Divestment for Humanity: The Anti-Apartheid Movement at the University of Michigan


In the 1970s, students and faculty at the University of Michigan began to protest the University’s investments in corporations that did business with the apartheid regime in South Africa.  These campus activists participated in the national and international anti-apartheid movements by pressuring the University administration and Board of Regents to divest fully from South Africa, a debate that mobilized members of the UM and surrounding Ann Arbor communities for more than a decade. This exhibit traces the anti-apartheid movement at the University of Michigan from the mid 1970s through the late 1980s and provides the first full-scale treatment of this crucial but now largely forgotten period in UM's history, linking the Sixties-era activism of the New Left and the civil rights movement to the international human rights and antiracist solidarity campaigns of the next generation.  Click on the right-side menu for sections on the origins of the anti-apartheid movement in the U.S., the emergence of a mass protest movement at UM in the late 1970s, the political and legal conflicts over divestment in the 1980s, and the pivotal legacies of this era.  

Sources and Citations: In addition to the historical narrative and visual materials, the "Divestment for Humanity" exhibit reproduces more than two hundred archival documents to allow the audience to explore original sources and multiple perspectives in more detail.  The members of the student research team selected most of these original images and documents from the thousands of sources contained in various parts of the University Archives and Michigan Historical Collections at the Bentley Historical Library of the University of Michigan.  Other images and documents in the exhibit come from the Joseph A. Labadie Collection in the Special Collections Library at the University of Michigan and the archives of the Michigan Daily student newspaper.  Additional materials come from a variety of online archives and public domain resources.  All images, documents, and interviews in the "Divestment for Humanity" exhibit are used with permission, with full citation provided.  Unless noted as public domain, the copyright for individual images and documents remains with the original source and not this website, meaning the materials in this exhibit can be cited and linked but not reproduced elsewhere without permission.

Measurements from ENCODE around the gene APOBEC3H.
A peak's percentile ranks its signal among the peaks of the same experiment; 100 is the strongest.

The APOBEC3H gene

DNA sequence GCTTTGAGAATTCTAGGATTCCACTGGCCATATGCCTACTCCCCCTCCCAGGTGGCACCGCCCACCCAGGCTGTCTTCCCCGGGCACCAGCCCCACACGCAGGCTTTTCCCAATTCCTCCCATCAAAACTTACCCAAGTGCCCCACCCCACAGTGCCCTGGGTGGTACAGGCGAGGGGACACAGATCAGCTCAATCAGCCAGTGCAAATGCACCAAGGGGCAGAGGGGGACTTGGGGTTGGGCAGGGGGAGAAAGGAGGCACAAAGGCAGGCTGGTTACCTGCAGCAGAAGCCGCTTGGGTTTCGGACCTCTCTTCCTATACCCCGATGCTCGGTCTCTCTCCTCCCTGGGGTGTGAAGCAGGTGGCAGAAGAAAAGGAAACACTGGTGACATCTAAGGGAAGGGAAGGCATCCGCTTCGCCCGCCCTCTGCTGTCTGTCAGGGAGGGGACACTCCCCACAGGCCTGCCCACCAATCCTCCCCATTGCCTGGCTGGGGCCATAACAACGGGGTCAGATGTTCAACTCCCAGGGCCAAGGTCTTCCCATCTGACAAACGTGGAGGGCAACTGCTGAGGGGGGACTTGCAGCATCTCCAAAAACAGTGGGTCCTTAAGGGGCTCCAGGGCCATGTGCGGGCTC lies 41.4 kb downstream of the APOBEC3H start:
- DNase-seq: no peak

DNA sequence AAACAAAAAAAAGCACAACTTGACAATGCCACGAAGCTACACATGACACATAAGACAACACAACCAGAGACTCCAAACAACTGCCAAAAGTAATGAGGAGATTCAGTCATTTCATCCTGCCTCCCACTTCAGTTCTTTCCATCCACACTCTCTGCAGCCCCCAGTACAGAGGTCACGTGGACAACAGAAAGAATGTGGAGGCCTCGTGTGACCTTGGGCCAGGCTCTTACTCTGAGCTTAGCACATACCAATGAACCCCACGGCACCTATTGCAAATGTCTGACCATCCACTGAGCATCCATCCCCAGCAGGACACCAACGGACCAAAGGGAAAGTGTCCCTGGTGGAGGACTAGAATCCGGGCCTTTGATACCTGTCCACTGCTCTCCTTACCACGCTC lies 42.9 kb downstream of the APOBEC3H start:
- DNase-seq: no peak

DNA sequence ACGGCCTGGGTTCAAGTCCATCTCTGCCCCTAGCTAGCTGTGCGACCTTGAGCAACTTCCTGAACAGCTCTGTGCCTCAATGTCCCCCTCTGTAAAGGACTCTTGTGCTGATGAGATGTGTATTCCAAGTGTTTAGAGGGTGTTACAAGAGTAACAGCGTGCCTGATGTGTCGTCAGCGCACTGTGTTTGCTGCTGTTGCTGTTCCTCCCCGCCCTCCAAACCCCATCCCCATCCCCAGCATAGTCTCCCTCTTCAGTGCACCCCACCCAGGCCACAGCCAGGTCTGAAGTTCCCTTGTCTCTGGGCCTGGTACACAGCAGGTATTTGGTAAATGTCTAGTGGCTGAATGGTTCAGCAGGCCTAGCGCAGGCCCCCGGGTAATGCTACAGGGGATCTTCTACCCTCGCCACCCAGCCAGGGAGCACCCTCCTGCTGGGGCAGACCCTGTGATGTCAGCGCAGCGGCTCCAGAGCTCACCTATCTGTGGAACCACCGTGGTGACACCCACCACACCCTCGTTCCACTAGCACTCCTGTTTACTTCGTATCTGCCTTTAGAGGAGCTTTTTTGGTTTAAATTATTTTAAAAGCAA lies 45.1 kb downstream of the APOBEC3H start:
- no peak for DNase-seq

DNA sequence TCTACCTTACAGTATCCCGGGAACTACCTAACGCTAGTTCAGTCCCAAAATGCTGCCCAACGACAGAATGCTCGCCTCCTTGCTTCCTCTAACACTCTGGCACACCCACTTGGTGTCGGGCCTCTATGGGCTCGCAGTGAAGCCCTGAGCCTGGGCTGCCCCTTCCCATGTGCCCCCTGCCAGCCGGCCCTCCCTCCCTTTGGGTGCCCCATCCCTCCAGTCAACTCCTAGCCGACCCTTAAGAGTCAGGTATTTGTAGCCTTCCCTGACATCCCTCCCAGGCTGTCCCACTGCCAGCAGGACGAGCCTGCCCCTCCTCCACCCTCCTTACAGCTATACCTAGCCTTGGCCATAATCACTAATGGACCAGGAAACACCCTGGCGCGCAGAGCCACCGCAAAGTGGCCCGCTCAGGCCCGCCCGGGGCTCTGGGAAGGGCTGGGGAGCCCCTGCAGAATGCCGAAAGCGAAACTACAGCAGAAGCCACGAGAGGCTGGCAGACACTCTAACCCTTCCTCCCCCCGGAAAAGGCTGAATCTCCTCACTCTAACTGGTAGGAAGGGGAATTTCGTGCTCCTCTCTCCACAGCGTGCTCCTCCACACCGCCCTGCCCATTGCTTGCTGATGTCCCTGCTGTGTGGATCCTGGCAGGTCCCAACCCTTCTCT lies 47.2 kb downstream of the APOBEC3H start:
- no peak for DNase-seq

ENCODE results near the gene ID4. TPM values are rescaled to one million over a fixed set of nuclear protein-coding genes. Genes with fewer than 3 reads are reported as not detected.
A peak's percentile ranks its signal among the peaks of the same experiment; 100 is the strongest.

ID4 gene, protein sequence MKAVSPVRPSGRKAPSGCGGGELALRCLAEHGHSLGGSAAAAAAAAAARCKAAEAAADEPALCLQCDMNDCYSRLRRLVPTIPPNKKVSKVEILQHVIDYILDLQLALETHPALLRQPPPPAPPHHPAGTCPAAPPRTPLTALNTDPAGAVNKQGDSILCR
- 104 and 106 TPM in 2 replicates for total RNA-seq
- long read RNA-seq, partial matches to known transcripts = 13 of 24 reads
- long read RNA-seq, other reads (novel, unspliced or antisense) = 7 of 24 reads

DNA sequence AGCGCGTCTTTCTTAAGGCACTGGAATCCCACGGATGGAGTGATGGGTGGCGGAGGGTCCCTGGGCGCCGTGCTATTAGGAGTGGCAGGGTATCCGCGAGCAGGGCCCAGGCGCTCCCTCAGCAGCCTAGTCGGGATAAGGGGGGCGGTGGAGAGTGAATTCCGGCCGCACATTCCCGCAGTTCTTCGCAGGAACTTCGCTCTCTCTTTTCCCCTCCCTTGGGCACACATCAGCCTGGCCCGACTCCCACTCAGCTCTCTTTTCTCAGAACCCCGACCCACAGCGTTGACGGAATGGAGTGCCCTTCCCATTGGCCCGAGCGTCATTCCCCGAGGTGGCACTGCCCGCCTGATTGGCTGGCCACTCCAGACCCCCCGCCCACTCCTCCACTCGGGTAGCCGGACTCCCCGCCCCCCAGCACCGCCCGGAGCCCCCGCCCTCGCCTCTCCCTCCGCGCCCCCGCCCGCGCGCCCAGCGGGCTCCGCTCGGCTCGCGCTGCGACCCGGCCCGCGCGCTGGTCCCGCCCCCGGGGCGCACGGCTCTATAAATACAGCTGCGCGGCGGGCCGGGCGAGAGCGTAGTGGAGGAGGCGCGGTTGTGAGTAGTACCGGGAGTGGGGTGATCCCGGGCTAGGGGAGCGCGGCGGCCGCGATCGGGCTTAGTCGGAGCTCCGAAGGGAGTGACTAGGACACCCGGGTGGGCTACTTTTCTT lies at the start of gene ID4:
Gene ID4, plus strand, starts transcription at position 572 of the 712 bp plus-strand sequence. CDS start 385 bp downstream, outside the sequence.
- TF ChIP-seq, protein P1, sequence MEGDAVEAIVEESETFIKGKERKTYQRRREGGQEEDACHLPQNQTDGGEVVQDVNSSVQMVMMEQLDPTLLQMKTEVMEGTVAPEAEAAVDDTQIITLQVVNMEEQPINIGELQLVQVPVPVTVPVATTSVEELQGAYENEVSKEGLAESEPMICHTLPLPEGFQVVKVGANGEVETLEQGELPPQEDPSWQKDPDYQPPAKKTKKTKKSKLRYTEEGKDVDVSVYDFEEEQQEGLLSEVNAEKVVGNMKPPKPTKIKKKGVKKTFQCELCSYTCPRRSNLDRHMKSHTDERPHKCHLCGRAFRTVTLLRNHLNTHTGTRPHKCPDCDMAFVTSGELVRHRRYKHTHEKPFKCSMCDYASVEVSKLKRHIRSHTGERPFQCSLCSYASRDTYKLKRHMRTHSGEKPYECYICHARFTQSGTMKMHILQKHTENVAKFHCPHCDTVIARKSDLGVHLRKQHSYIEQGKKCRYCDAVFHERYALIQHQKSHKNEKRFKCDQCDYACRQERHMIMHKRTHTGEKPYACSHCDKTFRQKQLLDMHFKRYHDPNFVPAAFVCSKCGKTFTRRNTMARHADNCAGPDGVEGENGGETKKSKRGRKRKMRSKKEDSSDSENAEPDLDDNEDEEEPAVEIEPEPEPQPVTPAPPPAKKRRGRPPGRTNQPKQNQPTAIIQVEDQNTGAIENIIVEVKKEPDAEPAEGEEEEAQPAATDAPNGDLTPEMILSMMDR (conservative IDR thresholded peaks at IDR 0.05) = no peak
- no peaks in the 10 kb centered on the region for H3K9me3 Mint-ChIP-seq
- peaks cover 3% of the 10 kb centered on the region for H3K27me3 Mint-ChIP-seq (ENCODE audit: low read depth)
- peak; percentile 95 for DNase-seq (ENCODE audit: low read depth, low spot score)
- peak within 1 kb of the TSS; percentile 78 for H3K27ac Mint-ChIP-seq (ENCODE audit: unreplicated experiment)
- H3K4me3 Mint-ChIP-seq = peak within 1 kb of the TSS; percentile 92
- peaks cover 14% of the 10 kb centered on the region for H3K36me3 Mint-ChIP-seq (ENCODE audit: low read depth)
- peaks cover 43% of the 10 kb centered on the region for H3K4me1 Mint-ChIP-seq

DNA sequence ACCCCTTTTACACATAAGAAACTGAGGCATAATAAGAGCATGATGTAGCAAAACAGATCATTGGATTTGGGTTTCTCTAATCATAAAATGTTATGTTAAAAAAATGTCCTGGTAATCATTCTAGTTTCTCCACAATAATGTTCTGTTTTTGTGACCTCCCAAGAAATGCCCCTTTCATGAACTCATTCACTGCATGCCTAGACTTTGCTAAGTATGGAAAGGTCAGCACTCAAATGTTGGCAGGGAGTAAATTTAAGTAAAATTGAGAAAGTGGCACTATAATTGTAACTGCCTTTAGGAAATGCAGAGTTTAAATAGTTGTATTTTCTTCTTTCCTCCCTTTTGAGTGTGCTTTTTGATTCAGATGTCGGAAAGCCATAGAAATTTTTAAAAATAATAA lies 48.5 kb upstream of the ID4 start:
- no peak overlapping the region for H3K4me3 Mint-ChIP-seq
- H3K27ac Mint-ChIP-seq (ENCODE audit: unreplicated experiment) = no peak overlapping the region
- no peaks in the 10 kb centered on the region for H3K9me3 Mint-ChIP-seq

Readers can view larger versions of photographs and documents by clicking on the smaller embedded exhibit thumbnails and opening up individual source pages.  Multi-page documents, and higher-resolution pdf files, are available in full through the "Document Viewer" function at the bottom of the source page.  Complete citations for individual documents and images can be found by clicking/enlarging the embedded image and then consulting the "Source" line of the source page, just below the enlarged image.  The "Citation" link at the top right of each source page is not the full original document citation but rather provided for viewers who wish to cite a particular part of this exhibit.  A list of additional background sources for specific pages of the exhibit can be found at the bottom of that page, and the general resources for the exhibit are located in the Bibliography section.             

Image Credit (above): On April 24, 1985, around four hundred University of Michigan students gathered on the Diag, the central space on the main Ann Arbor campus and a site with a rich history of political demonstrations, to demand “UM Out of South Africa.”  This anti-apartheid rally was part of a coordinated action on more than one hundred American campuses, as detailed in the fourth section of this exhibit.  Photograph by Cecil Lockard, Ann Arbor News.  Used with permission.